This article was written by Betsey Powell and appeared in the Toronto Star today.
The paralyzed man, who was stuck in a cell without his wheelchair, was forced to drag himself around and was often left sitting in his own waste for hours, according to a 19-page statement of claim.
The allegations, contained in a $17 million lawsuit against the province and jailhouse medical staff, claim Milligan suffered “humiliating” and negligent treatment while in custody at the Don, requiring him to be hospitalized for a year and a half after his release.
“They didn’t believe that my injury was real. They didn’t believe my paralysis. They didn’t know how to handle it either,” Milligan, 22, said Wednesday in an interview at the downtown office of his lawyer, Julian Falconer.
“This is one of the most horrendous examples of in-custody tortures I’ve ever seen,” added Falconer.
“While the treatment of inmates is not high on public radar, in the end, if you treat people like animals, how can you be surprised when, once released, they act like animals?”
Lawyers for the Ministry of the Attorney General and two doctors have denied all allegations made by Milligan. None of the allegations has been proven in court.
The Crown states that at “all material times its servants, employees, officials and agents took all reasonable and appropriate care of the plaintiff,” reads the statement of defence filed in Ontario Superior Court by the Attorney General.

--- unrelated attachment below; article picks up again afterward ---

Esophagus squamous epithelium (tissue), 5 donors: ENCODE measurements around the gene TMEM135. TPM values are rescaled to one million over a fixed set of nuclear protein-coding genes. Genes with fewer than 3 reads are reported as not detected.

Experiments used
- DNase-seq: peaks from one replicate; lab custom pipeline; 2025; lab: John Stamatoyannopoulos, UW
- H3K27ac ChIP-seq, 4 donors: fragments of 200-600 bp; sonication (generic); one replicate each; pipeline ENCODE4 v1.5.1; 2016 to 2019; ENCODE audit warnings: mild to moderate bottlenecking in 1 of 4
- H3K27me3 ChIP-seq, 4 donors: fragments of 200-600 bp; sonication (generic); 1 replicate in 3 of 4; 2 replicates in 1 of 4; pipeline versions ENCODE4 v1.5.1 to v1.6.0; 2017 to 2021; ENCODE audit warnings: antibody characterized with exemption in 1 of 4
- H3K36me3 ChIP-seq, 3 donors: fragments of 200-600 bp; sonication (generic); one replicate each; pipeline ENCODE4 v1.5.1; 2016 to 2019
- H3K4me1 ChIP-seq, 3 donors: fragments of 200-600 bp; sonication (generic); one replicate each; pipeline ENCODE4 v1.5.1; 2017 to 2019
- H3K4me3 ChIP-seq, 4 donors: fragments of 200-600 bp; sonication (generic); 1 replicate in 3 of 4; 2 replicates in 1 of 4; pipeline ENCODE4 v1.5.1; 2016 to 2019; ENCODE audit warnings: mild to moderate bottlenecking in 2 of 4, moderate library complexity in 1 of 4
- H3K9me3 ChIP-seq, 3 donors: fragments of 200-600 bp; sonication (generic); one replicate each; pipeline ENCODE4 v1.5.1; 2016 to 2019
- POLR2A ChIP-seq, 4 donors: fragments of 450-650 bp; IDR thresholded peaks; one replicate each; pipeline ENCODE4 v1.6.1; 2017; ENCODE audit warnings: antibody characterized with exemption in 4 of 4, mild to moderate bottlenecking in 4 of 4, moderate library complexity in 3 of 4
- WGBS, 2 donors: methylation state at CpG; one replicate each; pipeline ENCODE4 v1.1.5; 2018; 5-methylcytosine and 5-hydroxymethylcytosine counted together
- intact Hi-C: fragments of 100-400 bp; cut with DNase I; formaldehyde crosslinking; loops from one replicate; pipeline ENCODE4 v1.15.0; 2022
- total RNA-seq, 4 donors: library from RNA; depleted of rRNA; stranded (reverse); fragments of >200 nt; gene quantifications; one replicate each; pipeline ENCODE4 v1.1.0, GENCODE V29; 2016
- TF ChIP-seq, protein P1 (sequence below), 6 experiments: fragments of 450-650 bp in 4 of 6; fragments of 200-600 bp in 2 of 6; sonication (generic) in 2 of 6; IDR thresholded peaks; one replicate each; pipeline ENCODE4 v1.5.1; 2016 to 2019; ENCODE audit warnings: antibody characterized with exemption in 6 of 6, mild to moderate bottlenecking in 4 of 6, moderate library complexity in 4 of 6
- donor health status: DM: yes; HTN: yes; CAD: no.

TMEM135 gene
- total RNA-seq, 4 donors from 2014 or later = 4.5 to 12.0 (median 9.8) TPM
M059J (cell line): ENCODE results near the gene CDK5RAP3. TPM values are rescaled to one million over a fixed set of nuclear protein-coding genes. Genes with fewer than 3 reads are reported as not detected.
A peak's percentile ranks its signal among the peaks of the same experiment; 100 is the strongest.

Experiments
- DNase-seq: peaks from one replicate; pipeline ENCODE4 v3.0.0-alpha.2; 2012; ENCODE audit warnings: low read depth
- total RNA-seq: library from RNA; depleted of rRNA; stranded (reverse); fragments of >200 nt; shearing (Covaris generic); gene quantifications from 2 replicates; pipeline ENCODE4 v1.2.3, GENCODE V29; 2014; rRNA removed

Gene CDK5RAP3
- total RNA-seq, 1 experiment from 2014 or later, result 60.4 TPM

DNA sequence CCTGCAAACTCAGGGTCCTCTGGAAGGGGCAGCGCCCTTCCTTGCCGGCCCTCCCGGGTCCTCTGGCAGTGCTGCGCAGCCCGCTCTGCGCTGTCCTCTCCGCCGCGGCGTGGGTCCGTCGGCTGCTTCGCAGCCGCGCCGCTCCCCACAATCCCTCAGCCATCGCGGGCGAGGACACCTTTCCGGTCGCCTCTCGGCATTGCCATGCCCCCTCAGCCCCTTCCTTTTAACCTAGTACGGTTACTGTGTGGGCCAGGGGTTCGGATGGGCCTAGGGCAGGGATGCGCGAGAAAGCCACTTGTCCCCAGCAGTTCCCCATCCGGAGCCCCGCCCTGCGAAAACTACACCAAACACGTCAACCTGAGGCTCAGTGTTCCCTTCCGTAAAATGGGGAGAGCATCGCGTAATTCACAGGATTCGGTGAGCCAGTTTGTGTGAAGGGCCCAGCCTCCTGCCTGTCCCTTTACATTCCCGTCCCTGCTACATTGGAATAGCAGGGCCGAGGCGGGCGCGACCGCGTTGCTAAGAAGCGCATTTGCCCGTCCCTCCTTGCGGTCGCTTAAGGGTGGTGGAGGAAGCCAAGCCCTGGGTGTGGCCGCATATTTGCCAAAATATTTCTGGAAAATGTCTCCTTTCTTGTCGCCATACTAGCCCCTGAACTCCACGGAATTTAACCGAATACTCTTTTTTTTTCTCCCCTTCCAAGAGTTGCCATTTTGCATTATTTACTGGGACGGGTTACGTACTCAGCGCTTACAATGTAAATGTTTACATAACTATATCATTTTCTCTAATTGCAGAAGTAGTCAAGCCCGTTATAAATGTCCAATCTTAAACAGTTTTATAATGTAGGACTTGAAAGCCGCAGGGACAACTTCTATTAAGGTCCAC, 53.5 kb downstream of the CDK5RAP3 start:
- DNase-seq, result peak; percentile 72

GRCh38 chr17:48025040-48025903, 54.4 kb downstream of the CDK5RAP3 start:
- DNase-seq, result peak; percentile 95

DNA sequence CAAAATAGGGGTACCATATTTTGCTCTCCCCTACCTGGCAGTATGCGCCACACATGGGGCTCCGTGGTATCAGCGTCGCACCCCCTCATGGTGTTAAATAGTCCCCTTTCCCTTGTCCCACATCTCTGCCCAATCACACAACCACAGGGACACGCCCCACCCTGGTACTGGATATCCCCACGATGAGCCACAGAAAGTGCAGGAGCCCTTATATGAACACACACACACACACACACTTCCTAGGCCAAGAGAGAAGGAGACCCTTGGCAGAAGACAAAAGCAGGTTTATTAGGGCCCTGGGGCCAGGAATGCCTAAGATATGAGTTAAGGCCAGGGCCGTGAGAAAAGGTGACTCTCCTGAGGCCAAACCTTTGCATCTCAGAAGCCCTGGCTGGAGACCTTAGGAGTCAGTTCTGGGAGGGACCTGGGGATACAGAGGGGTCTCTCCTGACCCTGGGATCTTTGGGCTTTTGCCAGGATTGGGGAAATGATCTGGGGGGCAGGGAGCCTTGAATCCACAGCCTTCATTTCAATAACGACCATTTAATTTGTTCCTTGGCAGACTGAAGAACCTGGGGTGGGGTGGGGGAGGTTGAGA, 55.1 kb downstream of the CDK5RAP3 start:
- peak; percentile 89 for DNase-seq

Dr. Michael Klar and Dr. Ernest Kerr, in their statement of defence, said Milligan was given “careful attention and monitoring” and that medical staff did “everything possible in the circumstances to see that Mr. Milligan was properly cared for.”
However, both the province and physicians have launched “crossclaims” against each other in the event a judge finds them liable for any damages, interest or costs.
The case is moving into the discovery stage at a time when the Gerrard St. E. jail is back in the spotlight after a second inmate in two months was killed there last weekend.
Milligan was locked up at the Don between October and December 2007 after Toronto police raided his apartment and charged him with drug possession.
“I made mistakes,” Milligan admits.
At the time, he was 19 and trying to adjust to life after a gunshot injury to his spine left him a paraplegic in the spring of 2007.
In his statement of claim, Milligan alleges he was not permitted to use his wheelchair inside his cell, leaving him to “bum” or slide his way around.
“They said my chair is a security risk and that I can make knives out of my chair or other people can make knives out of my chair,” says Milligan, who grew up in the west end.
The statement says Milligan was not given the use of appropriate catheter equipment, nor given the means to use the toilet or sink. He started suffering recurring bladder infections.
Because of “the resulting unsanitary conditions, Milligan developed three open pressure wounds that became infected with drug-resistant infection,” the statement says.
On Dec. 10, 2007, he was taken to St. Michael’s Hospital with a high fever and three open and infected wounds, one of which had penetrated to the bone, the document says. Milligan ended up spending 18 months there and underwent multiple surgical procedures.
Milligan says he was in good health before his time in custody, and used to play wheelchair basketball.
“They wanted me on the men’s team but because of my injuries I haven’t been able to sit in my chair for long periods of time.”